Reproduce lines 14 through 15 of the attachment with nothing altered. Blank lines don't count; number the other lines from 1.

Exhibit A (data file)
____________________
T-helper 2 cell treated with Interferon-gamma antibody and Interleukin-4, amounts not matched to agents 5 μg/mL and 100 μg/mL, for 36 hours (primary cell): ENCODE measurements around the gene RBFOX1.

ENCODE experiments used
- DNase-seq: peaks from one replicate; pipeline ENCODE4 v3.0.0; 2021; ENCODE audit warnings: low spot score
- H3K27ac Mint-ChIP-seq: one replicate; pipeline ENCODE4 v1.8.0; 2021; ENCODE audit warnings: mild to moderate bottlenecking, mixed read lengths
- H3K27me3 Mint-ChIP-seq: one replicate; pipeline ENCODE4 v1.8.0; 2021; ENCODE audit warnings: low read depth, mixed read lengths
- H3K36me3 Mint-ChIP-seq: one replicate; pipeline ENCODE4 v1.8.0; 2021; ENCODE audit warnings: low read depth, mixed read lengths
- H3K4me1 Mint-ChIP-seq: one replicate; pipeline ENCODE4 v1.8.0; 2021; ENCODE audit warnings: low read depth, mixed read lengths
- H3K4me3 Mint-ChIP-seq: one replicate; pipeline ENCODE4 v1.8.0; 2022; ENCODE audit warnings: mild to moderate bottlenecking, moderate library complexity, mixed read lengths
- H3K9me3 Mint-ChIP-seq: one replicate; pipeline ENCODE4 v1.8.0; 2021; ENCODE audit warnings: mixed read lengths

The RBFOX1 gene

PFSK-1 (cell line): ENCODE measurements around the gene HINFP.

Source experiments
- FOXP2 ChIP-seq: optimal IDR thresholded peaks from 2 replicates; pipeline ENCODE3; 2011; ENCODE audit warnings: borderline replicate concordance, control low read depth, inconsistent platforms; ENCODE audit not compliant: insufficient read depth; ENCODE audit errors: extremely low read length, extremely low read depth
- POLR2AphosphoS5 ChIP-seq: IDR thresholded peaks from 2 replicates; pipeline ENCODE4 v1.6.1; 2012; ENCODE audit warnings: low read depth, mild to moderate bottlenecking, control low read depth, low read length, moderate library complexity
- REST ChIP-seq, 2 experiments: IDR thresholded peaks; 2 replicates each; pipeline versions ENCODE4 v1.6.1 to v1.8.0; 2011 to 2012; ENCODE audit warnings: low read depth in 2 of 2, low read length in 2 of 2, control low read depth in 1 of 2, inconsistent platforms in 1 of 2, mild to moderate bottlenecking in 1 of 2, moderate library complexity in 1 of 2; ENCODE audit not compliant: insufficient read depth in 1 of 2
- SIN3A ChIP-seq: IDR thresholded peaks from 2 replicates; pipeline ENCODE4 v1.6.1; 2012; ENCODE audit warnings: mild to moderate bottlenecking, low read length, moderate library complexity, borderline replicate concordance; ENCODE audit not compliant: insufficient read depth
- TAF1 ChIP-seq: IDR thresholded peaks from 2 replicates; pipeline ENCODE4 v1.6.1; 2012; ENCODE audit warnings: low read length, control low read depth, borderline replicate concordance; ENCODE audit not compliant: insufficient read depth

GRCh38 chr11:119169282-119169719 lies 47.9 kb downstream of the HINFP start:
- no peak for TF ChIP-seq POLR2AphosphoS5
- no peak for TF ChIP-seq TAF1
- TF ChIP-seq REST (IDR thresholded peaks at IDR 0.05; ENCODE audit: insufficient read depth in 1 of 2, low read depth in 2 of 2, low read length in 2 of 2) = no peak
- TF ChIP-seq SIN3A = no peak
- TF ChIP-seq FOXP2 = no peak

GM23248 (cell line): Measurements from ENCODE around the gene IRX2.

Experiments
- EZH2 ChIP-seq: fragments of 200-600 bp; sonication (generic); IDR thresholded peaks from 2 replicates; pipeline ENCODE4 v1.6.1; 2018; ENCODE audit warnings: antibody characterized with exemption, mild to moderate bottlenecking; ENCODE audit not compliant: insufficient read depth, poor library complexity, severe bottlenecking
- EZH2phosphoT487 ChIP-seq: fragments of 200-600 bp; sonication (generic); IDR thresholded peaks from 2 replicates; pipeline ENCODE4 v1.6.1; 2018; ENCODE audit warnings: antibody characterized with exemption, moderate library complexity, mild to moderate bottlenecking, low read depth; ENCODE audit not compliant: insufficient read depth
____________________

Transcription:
- POLR2AphosphoS5 ChIP-seq: IDR thresholded peaks from 2 replicates; pipeline ENCODE4 v1.6.1; 2012; ENCODE audit warnings: low read depth, mild to moderate bottlenecking, control low read depth, low read length, moderate library complexity
- REST ChIP-seq, 2 experiments: IDR thresholded peaks; 2 replicates each; pipeline versions ENCODE4 v1.6.1 to v1.8.0; 2011 to 2012; ENCODE audit warnings: low read depth in 2 of 2, low read length in 2 of 2, control low read depth in 1 of 2, inconsistent platforms in 1 of 2, mild to moderate bottlenecking in 1 of 2, moderate library complexity in 1 of 2; ENCODE audit not compliant: insufficient read depth in 1 of 2